A quick note on the black art of Cisco configuration. Conveniently the Catalyst 6500 series (and likely higher models which use dCEF) has a different method of configuring NetFlow from lower-end switches. The Cisco docs don’t really touch on why this is. (This guide is based on IOS 12.2(33)SXH on the Sup720. Your mileage most likely will vary.)
So, firstly enable NetFlow like you would on any other IOS switch. It’s worth noting that at some point during the configuration you’ll likely get one of those trademark heart-stopping console freezes for up to 20 seconds. It’s not clear if this actually interrupts switching.
switch(config)#interface Te2/2 switch(config-if)#ip flow ingress switch(config-if)#ip flow egress
I understand that this command used to be called
ip route-cache flow, just to add to the
Now enable NDE to export your data to something like flow-tools:
switch(config)#ip flow-export source Vlan1 switch(config)#ip flow-export version 5 origin-as # This is where it hangs a while... switch(config)#ip flow-export destination x.x.x.x yyyy
At this point you can run
sh ip flow export to see your many flows being exported. Well, except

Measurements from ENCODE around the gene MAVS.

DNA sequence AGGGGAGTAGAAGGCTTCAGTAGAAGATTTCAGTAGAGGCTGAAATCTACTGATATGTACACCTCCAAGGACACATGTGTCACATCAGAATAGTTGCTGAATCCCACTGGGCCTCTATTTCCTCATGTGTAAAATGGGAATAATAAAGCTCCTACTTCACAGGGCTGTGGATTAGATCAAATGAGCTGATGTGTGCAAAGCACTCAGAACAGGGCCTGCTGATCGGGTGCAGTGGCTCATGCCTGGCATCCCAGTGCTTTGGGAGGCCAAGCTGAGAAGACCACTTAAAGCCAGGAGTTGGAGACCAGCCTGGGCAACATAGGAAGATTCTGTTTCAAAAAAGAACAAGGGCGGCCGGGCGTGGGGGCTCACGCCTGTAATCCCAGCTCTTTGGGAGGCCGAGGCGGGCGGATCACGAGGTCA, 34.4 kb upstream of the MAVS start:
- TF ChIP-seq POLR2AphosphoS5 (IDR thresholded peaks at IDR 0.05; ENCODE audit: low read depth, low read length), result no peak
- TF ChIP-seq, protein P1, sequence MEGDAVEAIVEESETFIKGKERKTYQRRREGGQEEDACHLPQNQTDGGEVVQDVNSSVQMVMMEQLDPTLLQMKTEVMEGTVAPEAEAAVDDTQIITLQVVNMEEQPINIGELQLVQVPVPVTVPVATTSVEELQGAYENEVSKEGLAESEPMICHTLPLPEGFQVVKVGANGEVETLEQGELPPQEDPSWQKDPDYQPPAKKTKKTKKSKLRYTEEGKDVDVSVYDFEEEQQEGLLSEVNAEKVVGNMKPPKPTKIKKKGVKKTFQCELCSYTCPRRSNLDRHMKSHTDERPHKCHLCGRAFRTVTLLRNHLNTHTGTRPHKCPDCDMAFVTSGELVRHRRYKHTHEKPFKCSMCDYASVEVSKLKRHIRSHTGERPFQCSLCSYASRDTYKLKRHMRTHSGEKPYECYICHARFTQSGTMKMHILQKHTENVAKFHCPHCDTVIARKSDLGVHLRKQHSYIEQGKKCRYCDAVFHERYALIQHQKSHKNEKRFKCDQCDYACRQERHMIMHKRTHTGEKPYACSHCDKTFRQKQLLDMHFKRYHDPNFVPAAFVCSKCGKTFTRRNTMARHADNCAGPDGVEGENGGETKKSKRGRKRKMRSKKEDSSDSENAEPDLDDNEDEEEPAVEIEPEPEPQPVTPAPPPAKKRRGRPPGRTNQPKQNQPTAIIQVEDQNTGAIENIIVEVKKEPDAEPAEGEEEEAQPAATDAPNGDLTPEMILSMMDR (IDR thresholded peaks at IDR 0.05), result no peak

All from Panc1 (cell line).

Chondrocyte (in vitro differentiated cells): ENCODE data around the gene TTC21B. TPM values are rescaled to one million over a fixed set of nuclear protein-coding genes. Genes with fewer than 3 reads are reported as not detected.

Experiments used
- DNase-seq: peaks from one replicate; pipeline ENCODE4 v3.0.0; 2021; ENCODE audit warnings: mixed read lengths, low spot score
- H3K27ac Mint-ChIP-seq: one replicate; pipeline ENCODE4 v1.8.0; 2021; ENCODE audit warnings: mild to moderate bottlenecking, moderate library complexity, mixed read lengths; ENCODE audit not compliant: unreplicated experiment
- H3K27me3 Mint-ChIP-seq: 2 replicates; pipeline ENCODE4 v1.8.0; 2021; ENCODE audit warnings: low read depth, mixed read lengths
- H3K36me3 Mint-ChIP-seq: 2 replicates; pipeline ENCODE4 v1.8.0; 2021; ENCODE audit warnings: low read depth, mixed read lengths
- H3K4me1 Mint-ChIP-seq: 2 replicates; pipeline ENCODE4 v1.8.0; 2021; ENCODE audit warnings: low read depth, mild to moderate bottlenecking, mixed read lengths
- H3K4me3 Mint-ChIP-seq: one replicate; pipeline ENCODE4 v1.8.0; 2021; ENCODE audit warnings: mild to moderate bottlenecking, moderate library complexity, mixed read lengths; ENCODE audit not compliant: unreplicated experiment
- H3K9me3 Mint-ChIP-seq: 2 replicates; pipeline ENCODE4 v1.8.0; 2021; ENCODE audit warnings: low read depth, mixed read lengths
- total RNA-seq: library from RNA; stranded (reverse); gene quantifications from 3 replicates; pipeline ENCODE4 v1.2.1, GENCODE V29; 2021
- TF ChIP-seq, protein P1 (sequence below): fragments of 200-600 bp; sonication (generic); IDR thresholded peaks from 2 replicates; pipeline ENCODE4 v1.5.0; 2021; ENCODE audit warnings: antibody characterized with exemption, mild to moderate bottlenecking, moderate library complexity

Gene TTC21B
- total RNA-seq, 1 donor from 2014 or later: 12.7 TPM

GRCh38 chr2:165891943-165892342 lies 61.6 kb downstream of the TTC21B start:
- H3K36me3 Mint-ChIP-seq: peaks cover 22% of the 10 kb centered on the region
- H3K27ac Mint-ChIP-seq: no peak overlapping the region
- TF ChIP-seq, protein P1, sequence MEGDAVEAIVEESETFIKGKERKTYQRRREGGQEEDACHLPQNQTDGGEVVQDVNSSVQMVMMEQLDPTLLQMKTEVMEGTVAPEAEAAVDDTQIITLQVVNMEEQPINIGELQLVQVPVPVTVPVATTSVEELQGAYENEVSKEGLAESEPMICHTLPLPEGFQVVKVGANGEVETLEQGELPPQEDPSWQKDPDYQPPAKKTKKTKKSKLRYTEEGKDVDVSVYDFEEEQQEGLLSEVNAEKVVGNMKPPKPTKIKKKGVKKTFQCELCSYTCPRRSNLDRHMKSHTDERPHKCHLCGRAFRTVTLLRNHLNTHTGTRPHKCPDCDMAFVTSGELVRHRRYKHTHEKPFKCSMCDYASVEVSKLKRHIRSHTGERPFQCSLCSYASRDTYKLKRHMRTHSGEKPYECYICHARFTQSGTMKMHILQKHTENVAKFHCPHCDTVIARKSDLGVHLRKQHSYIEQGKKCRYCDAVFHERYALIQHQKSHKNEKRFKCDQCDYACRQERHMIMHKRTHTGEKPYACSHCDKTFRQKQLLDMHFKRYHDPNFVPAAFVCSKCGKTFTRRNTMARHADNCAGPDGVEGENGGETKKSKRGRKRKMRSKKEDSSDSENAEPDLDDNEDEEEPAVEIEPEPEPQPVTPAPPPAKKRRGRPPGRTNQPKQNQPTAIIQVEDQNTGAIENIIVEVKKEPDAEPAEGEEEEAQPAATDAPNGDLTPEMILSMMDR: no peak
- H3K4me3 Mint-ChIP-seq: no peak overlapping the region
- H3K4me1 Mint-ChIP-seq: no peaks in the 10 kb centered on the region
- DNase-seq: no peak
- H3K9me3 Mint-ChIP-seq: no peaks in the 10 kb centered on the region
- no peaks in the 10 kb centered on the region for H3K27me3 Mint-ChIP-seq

you can’t, because on the 6500, the
ip flow class of commands only deal with NetFlow for packets
which hit the supervisor module, i.e. forwarding cache misses. (Older cat6500 hardware would merit a
discussion of MSFCs and
PFCs here, but my hardware isn’t old, so we don’t need that
So, to enable NetFlow and NDE for dCEF switched packets throughout the switch, the appropriate incantations are done using the mls series of commands:
switch(config)#mls netflow switch(config)#mls nde sender version 5 switch(config)#mls flow ip interface-full
Confusingly, although it uses the NDE collector you configured earlier, you must view the MLS NDE stats
differenlty, by using
sh mls nde.
More detail can be found in the Configuring Netflow section of the Catalyst 6500 config guide.